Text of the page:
Caption from LIFE. "In a shack near Neon, Ky., Mrs. Delphi Mobley comforts daughter Riva, ill with measles. Proper medical care is beyond her $125 monthly welfare pay."
John Dominis—Time & Life Pictures/Getty Images
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War on Poverty: Portraits From an Appalachian Battleground, 1964

Jan 08, 2014

The staggering range and sheer excellence of the late John Dominis' pictures — his Korean War coverage; his portraits of pop-culture icons like Sinatra, Redford and McQueen; his beautiful treatment of the "big cats" of Africa; his virile sports photography — place him firmly among the premier photojournalists of the last 75 years. But a lesser-known photo essay that Dominis shot for LIFE magazine, focusing on the plight of Appalachians in eastern Kentucky in the early 1960s, spotlights another aspect of the man's great talent: namely, an ability to portray the forgotten and the afflicted while never sacrificing the dignity of his subjects.

Dominis, like all the greatest photographers, possessed compassion and talent in equal measure; faced with the world's ugly realities and inequalities, a furious indignation sometimes flared in the heart behind the lens, while the hands that held the camera remained rock steady.

For example, Dominis shot an extraordinary 12-page feature for the Jan. 31, 1964, issue of LIFE, titled "The Valley of Poverty" — one of the very first substantive reports in any American publication on President Lyndon Johnson's nascent War on Poverty.

At the time, LIFE was arguably the most influential weekly magazine in the country, and without doubt the most widely read magazine anywhere to regularly publish major photo essays by the world's premier photojournalists. In that light, LIFE was in a unique position in the early days of Johnson's administration to not merely tell but to show its readers what was at stake, and what the challenges were, as the new president's "Great Society" got under way.

"The Valley of Poverty," illustrated with some of the most powerful and intimate photographs of Dominis' career, served (and still serves today) as an indictment of a wealthy nation's indifference, and a plea — if not a demand — that the rest of the country not turn its back on the suffering of so many of its citizens.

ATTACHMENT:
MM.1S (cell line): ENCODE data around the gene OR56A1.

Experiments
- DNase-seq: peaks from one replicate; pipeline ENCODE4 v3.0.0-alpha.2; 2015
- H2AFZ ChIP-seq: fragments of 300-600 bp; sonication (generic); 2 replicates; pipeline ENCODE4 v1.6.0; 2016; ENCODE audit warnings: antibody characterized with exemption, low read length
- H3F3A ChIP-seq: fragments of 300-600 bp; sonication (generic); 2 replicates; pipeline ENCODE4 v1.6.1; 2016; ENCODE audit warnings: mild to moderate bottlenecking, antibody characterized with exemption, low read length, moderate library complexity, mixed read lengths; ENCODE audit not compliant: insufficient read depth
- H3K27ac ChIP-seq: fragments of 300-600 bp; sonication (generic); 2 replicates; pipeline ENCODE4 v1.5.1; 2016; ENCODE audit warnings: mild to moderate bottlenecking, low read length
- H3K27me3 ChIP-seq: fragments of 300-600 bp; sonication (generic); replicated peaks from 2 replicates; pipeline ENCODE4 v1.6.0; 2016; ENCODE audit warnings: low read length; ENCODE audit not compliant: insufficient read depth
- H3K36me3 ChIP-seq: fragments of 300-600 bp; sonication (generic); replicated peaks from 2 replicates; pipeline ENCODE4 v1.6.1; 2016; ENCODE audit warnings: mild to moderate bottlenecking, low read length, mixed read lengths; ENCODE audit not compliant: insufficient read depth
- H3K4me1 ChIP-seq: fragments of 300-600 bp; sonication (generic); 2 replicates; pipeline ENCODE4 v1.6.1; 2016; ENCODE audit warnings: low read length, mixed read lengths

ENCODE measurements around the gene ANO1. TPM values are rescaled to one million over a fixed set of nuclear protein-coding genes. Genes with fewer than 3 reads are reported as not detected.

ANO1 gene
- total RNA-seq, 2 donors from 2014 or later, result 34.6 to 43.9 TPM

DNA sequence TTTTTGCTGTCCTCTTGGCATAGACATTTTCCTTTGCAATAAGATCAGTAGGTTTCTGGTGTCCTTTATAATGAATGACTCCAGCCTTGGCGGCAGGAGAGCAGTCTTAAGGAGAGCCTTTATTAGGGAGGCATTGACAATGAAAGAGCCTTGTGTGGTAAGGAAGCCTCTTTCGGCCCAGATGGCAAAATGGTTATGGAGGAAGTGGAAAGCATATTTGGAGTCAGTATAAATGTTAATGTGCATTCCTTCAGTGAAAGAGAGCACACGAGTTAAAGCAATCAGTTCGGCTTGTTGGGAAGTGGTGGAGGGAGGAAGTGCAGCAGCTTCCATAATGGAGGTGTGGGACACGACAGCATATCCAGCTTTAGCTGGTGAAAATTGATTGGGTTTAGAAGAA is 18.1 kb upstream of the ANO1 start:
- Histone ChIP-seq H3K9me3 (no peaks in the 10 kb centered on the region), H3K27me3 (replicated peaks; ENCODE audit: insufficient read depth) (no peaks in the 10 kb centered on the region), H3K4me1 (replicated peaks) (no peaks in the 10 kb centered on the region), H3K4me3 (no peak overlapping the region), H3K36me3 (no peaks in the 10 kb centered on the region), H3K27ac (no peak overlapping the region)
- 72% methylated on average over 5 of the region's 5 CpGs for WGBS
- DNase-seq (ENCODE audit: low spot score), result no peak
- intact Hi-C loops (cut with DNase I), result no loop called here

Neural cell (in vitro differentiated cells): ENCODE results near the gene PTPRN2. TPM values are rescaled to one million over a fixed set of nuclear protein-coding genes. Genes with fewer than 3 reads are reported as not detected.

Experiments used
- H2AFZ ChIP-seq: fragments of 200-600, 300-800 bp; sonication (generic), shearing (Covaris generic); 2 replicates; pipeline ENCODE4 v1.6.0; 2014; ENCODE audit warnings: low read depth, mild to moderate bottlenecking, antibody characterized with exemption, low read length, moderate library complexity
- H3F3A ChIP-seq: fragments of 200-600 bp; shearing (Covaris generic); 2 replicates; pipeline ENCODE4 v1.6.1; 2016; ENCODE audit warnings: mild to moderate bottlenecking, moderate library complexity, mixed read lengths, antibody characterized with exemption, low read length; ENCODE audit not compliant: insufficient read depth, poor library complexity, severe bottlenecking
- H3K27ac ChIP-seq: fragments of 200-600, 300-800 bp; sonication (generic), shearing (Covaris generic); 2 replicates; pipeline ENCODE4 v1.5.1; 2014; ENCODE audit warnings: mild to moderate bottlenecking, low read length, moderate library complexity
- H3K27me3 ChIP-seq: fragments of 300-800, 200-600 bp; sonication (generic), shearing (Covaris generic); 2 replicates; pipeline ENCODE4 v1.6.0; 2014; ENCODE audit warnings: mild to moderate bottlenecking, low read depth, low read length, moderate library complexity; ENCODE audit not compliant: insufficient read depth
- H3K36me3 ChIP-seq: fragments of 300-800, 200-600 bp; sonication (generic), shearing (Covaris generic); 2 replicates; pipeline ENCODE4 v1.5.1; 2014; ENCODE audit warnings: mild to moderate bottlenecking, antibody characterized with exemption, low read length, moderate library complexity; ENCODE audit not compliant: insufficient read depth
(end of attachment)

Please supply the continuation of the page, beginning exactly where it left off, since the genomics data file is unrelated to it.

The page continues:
As LIFE put it to the magazine's readers in January 1964:

In a lonely valley in eastern Kentucky, in the heart of the mountainous region called Appalachia, live an impoverished people whose plight has long been ignored by affluent America. Their homes are shacks without plumbing or sanitation. Their landscape is a man-made desolation of corrugated hills and hollows laced with polluted streams. The people, themselves — often disease-ridden and unschooled — are without jobs and even without hope. Government relief and handouts of surplus food have sustained them on a bare subsistence level for so many years that idleness and relief are now their accepted way of life.

President Johnson, who has declared "unconditional war on poverty in America," has singled out Appalachia as a major target. . . . Appalachia stretches from northern Alabama to southern Pennsylvania, and the same disaster that struck eastern Kentucky hit the whole region — the collapse of the coal industry 20 years ago, which left Appalachia a vast junkyard. It was no use for the jobless miners to try farming — strip mining has wrecked much of the land and, in any case, the miners had lost contact with the soil generations ago. . . . Unless the grim chain [of unemployment and lack of education] can be broken, a second generation coming of age in Appalachia will fall into the same dismal life — a life that protects them from starvation but deprives them of self-respect and hope.